Barriers to Effective Treatment and Proposed Solutions
Stigma and Skepticism
There are many barriers to the effective treatment of adolescents with mental illness. Mental illness generally has negative connotations that lead to negative attitudes and beliefs about the person who is suffering. The greatest barrier appears to be the stigma associated with having mental illness as it prevents adolescents or their families from seeking treatment in the first place (Cowan, 2014).
Henderson, Evans-Lacko, and Thornicroft (2013) report that over seventy percent of those with mental illness do not pursue adequate treatment due to the fear of being discriminated against. Being afraid of stigma is a very real fear as three out of four people with mental illness experience stigma (Government Of Western Australia Mental Health Commission [GWAMHC] (2010).
Adolescents already struggling with their identity and issues such as depression and anxiety could easily be overwhelmed the discrimination associated with being labeled mentally ill. Unlike physical illnesses, those who suffer from mental illness are seen as less socially desirable and have difficulty in relationships, educational and job settings, and the community at large (Henderson et al., 2013). It is easily understood why an adolescent would choose to suffer in silence rather than add the weight of stigmatization as well.
Stigma not only affects the initial decision to pursue treatment, but also at institutional and community levels (Henderson, Evans-Lacko, & Thornicroft, 2013). Those with mental illness are generally socially outcast and therefore not involved in the decision making process for policies and procedures that inevitably affect them. This group of adolescents is either without a voice, or their voice is dismissed due to the belief that because they have mental illness they are incapable of being a productive member of society (GWAMHC, 2010). Stigma also leads to a lack of support for the family as they are viewed with suspicion and malice. Those who are stigmatized have “experiences and feelings of shame, blame, hopelessness, and distress” (GWAMHC, 2010).
Another barrier to treatment is skepticism as it leads people to reject those things they do not understand (Cowan, 2014). The behaviors exhibited by the mentally ill are oftentimes seen as attention seeking rather than the presentation of mental illness. This is further complicated by a general lack of understand about what mental illness looks like in adolescents as well as how the treatment for adolescents is different.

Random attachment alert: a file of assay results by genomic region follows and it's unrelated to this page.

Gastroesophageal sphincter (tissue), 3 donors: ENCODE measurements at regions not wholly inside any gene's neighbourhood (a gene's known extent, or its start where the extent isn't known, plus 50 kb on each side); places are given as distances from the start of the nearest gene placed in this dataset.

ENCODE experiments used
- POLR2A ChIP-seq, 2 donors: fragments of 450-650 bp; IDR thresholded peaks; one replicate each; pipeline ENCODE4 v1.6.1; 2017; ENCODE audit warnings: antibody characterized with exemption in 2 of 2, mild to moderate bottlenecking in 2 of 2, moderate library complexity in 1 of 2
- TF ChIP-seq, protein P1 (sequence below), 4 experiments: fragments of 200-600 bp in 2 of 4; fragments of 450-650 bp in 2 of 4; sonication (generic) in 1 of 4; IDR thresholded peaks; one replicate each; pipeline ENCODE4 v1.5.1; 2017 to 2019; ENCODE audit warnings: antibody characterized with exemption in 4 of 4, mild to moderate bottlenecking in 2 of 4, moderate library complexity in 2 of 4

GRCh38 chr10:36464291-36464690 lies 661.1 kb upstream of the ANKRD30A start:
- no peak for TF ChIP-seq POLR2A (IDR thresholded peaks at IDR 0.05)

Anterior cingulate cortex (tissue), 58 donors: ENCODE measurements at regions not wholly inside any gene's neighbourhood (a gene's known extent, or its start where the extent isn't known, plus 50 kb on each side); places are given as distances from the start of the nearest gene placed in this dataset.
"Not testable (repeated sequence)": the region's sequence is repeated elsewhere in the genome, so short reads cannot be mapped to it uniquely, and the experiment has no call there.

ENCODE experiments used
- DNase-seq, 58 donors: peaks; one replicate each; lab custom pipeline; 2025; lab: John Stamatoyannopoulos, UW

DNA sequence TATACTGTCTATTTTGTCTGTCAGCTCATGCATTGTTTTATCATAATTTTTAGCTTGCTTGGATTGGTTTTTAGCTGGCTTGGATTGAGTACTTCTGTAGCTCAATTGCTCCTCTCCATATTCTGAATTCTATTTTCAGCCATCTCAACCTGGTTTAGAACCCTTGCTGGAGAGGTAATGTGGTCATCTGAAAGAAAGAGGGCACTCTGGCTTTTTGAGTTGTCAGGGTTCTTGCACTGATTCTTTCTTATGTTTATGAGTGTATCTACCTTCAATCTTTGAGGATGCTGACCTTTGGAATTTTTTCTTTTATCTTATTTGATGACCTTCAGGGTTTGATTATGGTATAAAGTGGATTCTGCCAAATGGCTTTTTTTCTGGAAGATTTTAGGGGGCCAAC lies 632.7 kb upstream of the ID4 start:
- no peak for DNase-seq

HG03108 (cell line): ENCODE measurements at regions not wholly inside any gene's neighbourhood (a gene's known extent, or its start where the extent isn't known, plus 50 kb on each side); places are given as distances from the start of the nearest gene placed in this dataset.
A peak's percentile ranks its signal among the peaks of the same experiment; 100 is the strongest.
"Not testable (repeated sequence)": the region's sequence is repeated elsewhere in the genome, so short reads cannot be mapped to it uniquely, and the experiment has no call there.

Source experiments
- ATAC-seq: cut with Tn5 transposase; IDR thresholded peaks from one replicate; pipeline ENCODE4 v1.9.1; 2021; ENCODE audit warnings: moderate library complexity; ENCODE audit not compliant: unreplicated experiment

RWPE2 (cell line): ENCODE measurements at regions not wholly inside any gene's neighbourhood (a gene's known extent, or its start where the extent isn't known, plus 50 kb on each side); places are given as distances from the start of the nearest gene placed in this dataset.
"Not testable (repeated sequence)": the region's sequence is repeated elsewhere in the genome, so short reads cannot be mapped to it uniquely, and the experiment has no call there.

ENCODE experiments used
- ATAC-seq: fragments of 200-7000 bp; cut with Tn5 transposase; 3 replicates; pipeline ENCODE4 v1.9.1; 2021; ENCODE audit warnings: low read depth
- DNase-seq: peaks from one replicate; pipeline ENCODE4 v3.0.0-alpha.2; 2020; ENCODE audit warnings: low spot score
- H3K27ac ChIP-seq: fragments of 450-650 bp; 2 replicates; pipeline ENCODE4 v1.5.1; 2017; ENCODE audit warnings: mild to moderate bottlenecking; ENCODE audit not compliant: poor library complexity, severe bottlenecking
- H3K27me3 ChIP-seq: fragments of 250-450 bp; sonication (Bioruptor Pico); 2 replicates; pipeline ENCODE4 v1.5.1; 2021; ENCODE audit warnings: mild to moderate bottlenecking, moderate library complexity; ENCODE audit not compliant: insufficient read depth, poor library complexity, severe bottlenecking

Martin (2014) reports that adolescents are oftentimes seen as unruly and rebellious and while this is at times true, symptoms of mental illness could be mistaken for rebellion causing the adolescent to be denied care. People do not see the suffering of having a mental illness as a real problem so they don’t take adolescent who seek help seriously (Cowan, 2014).
The Christian community is notorious for ignoring the importance of mental health issues and even persecuting those with mental illness. Menzie (2014) reports that rather than understanding that they live in a fallen world where illness exists, they attribute mental illness to a lack of faith, the result of sin, or spiritual attacks. This is sadly supported by many scriptures such as Philippians 4:6 that says, “Do not be anxious about anything” or Romans 12:12 which says, “Rejoice in hope, be patient in tribulation, be in constant prayer” (New International Version). The misguided translation is that is they will just trust God or just pray those with mental illness will be fine. What they fail to recognize is that Jesus himself experienced every human emotion. When people talk about Jesus they forget about the Jesus who overturned tables in anger, lonely Jesus who begged for His disciples to stay up with Him while He prayed, or even desperate Jesus who asked why God had forsaken Him. Having emotions or distressing thoughts, even overpowering emotions and thoughts are no more sin than having a cold.
Overcoming stigma and skepticism. Knowledge is power and in no other circumstance is that true. Hohenhaus (2005) reports that educating others about adolescent mental illness and how it affects the adolescent, their family, the community, and society at large is the most important thing an advocate can do. As adolescents, their caregivers, and others receive training in mental health related issues, a veil is lifted making it less likely for symptoms to be seen in a negative fashion and or ignored.
Within the Christian community advocates can educate members about the causes and symptoms of mental illness while pointing to scriptures that point to compassion, advocacy, and hope. Jesus came to heal the broken hearted, to comfort them, to shine a light into their darkness.
This student posits that advocates can hold classes or trainings in the community to help members understand what mental illness is, what it looks like, and how it can be treated. Churches, schools, and mental health centers would be excellent locations to hold such classes. The Internet is also a very effective tool at reaching the masses. An advocate could create informational websites with links to resources important in in mental illness. Websites could also include message boards so that adolescents or their families could communicate with people who have similar experiences though this student recommends such a website be heavily monitored to prevent exploitation or bullying.